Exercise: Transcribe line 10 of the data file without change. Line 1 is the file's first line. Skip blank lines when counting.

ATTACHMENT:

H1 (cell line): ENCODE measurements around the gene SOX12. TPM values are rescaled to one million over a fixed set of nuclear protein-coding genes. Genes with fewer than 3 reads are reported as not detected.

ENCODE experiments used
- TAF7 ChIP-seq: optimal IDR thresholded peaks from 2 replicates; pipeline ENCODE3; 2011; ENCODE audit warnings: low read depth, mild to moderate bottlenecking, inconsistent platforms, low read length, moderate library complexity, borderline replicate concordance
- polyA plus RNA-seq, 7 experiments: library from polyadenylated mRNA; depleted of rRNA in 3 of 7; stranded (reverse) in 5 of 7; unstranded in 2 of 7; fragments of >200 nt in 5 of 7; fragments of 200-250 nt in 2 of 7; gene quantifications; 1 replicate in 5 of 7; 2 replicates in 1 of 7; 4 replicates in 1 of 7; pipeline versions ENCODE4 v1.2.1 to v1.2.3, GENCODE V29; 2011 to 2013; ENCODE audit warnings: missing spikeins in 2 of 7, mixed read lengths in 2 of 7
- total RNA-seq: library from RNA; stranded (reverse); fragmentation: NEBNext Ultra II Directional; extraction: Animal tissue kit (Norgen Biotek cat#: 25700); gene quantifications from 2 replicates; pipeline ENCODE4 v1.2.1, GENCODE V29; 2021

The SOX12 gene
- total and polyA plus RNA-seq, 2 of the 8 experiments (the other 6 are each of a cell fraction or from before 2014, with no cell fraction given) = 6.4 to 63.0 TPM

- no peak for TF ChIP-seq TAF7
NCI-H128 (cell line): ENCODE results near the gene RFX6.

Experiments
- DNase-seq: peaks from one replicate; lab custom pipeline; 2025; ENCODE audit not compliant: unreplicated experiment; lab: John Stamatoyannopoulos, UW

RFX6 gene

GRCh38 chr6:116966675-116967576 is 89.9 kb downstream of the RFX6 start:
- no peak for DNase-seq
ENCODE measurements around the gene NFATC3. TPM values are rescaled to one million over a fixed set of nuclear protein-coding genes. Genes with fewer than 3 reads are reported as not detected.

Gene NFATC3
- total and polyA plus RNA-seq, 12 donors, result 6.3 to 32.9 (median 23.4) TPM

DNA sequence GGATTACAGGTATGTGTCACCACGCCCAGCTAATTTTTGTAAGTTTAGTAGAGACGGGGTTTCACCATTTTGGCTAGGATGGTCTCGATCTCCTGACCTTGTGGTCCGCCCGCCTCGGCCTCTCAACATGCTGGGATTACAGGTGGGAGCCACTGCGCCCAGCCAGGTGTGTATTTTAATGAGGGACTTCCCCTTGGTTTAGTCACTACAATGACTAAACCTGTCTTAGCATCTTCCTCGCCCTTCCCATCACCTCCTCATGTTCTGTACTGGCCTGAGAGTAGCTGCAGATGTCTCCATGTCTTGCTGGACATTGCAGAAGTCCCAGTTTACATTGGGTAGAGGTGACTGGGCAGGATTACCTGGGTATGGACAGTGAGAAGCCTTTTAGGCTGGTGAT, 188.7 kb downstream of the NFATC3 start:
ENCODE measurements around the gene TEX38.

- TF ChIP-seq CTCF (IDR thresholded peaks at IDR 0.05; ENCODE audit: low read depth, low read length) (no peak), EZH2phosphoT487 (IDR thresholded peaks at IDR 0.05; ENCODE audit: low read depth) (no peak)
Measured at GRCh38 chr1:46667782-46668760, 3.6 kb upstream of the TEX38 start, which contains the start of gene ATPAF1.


Experiments